Results World YWCA
Evaluation of World YWCA’s Initiative “Promoting the realisation of the right to health for young women and girls”
According to you, what were the significant (important) changes that the YWCA SRHR and Mental health programme made possible in your country?
A. Increased self love/ self care
This is me in the picture. It’s about body positivity, about how to love your body.
I want to show that these programs helped girls to be brave, to speak about yourself and to express yourself. For me, the body topic – my own gender stereotyping – was painful. But this program ruins this stereotypical comprehension of our nature. I wanted to show that I gained courage during my participation in different projects. I’m proud of myself. I’m not afraid to express myself.
This woman is 92 years old and lives by herself. She is alone by choice; she is not abandoned. Her husband died ten years ago but she decided to stay and live in the village and not go to the big city to be taken care of by her children.
She is a good example that women can choose how they want to live. This picture is about mental health and strength.
At her age she is still reading books and obtaining knowledge. She is an example of self-care and through the SHRH program we mentioned this woman a lot as an example. She is a role model for the girls and women in our area.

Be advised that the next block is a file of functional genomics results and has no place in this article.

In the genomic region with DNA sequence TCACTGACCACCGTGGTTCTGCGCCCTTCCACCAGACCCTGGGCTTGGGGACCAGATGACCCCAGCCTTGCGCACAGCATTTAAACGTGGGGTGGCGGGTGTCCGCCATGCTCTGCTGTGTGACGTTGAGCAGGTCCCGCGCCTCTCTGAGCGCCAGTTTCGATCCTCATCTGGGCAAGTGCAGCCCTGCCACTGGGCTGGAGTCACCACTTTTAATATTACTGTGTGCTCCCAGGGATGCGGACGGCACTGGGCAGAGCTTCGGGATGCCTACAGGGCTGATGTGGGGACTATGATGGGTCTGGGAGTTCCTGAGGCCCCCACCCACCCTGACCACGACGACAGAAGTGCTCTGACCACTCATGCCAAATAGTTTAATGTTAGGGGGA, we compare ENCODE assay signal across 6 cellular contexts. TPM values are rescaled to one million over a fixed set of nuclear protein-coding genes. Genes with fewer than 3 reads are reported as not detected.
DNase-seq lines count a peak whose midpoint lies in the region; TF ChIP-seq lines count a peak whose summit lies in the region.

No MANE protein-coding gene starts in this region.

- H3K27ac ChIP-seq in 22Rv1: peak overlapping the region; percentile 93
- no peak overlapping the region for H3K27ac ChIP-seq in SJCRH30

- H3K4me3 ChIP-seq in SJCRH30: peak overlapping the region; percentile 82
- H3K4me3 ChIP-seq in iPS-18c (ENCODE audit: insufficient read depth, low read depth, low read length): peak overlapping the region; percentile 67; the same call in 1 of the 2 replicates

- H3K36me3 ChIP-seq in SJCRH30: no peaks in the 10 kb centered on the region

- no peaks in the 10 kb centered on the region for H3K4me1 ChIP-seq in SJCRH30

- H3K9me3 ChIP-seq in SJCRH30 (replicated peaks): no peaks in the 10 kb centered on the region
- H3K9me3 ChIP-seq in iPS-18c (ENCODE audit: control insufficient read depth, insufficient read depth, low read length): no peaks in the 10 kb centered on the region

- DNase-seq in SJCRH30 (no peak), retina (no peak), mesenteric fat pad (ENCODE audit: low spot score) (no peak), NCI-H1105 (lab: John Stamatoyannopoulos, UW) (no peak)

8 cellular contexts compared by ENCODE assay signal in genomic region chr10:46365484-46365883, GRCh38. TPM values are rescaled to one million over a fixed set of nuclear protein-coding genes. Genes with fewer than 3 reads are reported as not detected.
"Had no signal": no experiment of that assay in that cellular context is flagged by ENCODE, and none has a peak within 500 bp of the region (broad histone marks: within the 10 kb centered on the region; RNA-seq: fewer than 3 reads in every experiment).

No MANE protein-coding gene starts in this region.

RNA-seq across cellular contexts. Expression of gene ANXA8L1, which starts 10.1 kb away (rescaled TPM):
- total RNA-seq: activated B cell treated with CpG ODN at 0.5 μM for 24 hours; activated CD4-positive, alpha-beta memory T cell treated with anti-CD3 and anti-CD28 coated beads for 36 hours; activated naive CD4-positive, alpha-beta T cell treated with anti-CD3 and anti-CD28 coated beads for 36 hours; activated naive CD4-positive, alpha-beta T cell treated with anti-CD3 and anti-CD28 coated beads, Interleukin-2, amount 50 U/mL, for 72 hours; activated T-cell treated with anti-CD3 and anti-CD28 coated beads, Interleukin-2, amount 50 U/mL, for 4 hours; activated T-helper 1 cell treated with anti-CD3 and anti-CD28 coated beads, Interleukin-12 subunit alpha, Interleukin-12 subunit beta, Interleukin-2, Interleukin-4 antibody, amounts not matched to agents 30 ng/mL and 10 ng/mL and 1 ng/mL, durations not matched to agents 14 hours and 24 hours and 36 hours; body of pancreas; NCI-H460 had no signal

During this program I realized the importance of caring for my own body. I learned nobody but me can make decisions about my body. The flower symbolizes my womb, and my womb is sacred. Nobody but me can make decisions about it. I want to scream: My body, my choice!
This girl is sitting outside in the fresh air, enjoying life. It’s a picture is about self-care, about freedom, about self-education and mental health. In our area, self-care is not considered important for our women and girls. This is a problem, and we try to change that. It’s also a personal story of change thanks to the project. When I was training the young women and girls, I realized that actually I was not doing what I wanted to myself. So, I started doing what I love: cooking, taking pictures and making videos of food dishes. I now have a YouTube channel where I show the national dishes I make.
B. Overcoming barriers and gender stereotypes surrounding menstruation